Catholic bishops vow to of­fer aid to refugees

Meet­ing in city, they say they’ll pray for Trump

Baltimore Sun - - NEWS - By Jonathan Pitts Baltimore Sun re­porter Tim Pru­dente con­trib­uted to this ar­ti­cle. jonathan.pitts@balt­sun.com

Un­cer­tainty over what to ex­pect from the ad­min­is­tra­tion of Pres­i­dent-elect Don­ald Trump hov­ered over the open­ing Mon­day of the Catholic bishops’ an­nual fall assem­bly in Baltimore.

Arch­bishop Joseph E. Kurtz of Louisville, Ky., the pres­i­dent of the U.S. Con­fer­ence of Catholic Bishops, told the gath­er­ing he had writ­ten Trump to ask that he use his in­flu­ence to pro­mote both the pro­tec­tion of life and the preser­va­tion of hu­man dig­nity.

Bishop Euse­bio El­i­zondo of Seat­tle, chair­man of the bishops’ com­mit­tee on mi­gra­tion, con­grat­u­lated Trump on his vic­tory in last week’s elec­tion, of­fered “sup­port for all ef­forts to work to­gether for the com­mon good” and pledged to pray for the in­com­ing ad­min­is­tra­tion.

But Kurtz, Euse­bio and oth­ers also made clear that church lead­ers in­tend to con­tinue to of­fer suc­cor to im­mi­grants and refugees in the United States, what­ever their le­gal sta­tus, as part of their de­ter­mi­na­tion, on bib­li­cal grounds, to “wel­come the stranger.”

That re­sponse — which Pope Fran­cis has em­pha­sized from the be­gin­ning of his pa­pacy — would likely bring the church into con­flict with Trump, who cam­paigned on crit­i­cism of for­eign­ers and prom­ises to build a wall along the south­ern border and ban Mus­lims from en­try.

Trump told “60 Min­utes” on Sun­day that he plans to build the wall and to de­port 2 mil­lion to 3 mil­lion im­mi­grants here with­out le­gal doc­u­men­ta­tion who have com­mit­ted crimes in the United States.

In re­marks to open the bishops’ assem­bly, Kurtz pledged sol­i­dar­ity with im­mi­grant fam­i­lies.

“Fam­i­lies will know that we carry them in our hearts as we en­gage the new ad­min­is­tra­tion in di­a­logue,” he said. “We are with you.” The gath­er­ing ap­plauded. El­i­zondo was more ex­plicit. “Serv­ing and wel­com­ing peo­ple flee­ing vi­o­lence and con­flict in var­i­ous re­gions of the world is part of our iden­tity as Catholics,” he said. “To­day, with more than 65 mil­lion peo­ple forcibly dis­placed from their homes, the need to wel­come refugees and pro­vide free­dom from per­se­cu­tion is more acute than ever, and our 80 dio­ce­ses across the coun­try are ea­ger to con­tinue this won­der­ful act of ac­com­pa­ni­ment born of our Chris­tian faith.”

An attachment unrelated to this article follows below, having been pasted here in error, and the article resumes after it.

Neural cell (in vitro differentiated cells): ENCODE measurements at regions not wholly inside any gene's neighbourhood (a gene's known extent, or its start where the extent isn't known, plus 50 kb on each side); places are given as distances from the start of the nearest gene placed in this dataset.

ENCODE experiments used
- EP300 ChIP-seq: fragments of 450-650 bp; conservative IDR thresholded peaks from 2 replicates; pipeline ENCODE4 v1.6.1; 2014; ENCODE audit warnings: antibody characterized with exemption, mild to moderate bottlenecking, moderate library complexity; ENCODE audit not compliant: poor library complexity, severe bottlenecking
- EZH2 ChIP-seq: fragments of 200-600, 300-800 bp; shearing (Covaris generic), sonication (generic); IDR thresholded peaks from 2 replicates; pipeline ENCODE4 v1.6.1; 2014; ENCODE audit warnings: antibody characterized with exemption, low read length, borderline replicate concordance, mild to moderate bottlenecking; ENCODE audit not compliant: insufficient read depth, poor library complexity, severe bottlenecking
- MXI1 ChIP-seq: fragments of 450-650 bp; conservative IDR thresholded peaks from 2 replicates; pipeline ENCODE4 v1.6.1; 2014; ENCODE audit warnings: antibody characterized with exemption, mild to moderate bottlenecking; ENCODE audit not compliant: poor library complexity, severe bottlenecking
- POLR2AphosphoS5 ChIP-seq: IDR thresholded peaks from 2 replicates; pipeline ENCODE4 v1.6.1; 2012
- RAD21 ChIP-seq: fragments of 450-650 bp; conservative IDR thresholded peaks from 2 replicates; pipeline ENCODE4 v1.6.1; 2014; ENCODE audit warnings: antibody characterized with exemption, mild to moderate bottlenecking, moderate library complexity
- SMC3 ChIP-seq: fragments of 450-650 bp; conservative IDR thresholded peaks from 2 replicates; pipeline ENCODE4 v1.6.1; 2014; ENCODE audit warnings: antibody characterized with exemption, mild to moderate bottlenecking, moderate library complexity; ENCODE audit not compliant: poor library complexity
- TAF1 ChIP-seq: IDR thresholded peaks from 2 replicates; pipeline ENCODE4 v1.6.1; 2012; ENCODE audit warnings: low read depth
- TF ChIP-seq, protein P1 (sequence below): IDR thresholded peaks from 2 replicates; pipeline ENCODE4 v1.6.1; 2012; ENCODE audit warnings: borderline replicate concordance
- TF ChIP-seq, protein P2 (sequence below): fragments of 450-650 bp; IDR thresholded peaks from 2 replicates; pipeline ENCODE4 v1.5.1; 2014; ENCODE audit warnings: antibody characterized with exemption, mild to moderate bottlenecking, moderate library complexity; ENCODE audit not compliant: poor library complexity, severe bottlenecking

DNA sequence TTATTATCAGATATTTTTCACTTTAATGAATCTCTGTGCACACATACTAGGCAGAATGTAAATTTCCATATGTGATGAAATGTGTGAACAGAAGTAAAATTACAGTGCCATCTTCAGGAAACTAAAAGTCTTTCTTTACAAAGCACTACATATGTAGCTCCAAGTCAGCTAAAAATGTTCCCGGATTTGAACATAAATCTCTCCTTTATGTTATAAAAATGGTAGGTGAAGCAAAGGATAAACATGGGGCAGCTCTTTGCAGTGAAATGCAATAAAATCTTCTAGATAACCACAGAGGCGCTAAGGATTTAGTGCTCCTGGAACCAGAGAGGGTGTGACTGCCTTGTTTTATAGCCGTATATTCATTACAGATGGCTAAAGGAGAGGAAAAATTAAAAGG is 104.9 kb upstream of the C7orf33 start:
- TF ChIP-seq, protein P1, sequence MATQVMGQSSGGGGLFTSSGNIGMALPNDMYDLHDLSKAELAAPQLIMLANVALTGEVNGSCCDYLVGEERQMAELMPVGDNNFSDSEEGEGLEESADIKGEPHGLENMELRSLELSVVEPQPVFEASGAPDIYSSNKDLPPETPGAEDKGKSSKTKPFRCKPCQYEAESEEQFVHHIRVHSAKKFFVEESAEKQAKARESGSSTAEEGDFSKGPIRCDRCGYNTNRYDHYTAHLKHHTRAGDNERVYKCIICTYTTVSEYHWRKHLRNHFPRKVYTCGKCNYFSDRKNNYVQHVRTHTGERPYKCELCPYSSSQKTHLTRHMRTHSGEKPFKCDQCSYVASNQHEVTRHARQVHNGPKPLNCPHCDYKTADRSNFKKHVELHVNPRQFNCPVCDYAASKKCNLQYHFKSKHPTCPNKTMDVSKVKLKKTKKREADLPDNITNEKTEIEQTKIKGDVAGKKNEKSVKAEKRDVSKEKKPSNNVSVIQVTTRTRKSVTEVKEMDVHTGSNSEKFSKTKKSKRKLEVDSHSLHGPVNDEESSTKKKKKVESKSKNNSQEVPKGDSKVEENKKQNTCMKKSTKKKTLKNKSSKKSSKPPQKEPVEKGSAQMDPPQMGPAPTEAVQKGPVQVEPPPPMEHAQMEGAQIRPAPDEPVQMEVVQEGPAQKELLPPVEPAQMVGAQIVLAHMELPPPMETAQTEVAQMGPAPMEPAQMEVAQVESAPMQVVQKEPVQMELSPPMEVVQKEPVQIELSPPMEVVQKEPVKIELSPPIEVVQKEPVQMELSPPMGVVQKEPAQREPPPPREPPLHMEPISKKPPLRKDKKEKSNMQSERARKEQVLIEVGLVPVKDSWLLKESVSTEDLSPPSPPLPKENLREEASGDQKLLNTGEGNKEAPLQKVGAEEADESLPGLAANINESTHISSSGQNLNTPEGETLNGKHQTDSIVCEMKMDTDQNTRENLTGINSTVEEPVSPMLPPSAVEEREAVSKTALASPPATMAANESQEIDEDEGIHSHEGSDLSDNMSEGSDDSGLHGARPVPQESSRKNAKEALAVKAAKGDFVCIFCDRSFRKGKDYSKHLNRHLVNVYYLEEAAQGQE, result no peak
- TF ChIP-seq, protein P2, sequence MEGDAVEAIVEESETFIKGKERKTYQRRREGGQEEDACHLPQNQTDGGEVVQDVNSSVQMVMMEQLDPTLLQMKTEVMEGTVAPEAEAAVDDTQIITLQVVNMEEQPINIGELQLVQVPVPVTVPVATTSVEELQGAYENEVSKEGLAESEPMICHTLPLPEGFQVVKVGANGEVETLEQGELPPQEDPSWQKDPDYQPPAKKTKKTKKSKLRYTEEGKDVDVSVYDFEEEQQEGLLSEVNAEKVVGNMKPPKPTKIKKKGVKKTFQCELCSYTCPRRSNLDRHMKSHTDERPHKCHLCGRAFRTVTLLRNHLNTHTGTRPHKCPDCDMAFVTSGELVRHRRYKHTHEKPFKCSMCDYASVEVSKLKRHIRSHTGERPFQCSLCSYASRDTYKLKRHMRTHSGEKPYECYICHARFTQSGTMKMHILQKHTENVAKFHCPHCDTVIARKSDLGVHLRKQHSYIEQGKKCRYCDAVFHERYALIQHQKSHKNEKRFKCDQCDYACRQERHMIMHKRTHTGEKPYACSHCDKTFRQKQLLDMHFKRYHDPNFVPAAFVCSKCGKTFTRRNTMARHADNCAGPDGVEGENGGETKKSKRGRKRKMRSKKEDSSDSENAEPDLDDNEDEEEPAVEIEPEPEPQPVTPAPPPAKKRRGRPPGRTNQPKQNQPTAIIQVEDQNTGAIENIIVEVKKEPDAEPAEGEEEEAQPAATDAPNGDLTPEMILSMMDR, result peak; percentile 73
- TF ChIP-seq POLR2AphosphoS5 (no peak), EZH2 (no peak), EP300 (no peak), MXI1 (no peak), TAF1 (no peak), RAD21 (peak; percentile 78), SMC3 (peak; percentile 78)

El­i­zondo said he prays that the United States re­mains “a na­tion of hos­pi­tal­ity that treats oth­ers as we would like to be treated,” all “with­out sac­ri­fic­ing national se­cu­rity or Amer­i­can val­ues.”

Nearly 300 bishops have gath­ered in Baltimore for the assem­bly. They are sched­uled to­day to elect a new pres­i­dent, vice pres­i­dent and com­mit­tee chairs. Baltimore Arch­bishop Wil­liam E. Lori is a nom­i­nee.

The prelates cel­e­brated a Mass on Mon­day af­ter­noon at a pre­dom­i­nantly African-Amer­i­can church in West Baltimore.

Lori said St. Peter Claver Church was cho­sen to un­der­score the church’s con­cern for chal­lenges fac­ing in­ner cities.

He said parish­ioners helped clean the streets last year after the un­rest over the death of Fred­die Gray.

“This parish is a per­fect ex­am­ple of the church’s unique role and im­por­tance in com­mu­ni­ties like these around the coun­try,” he said.

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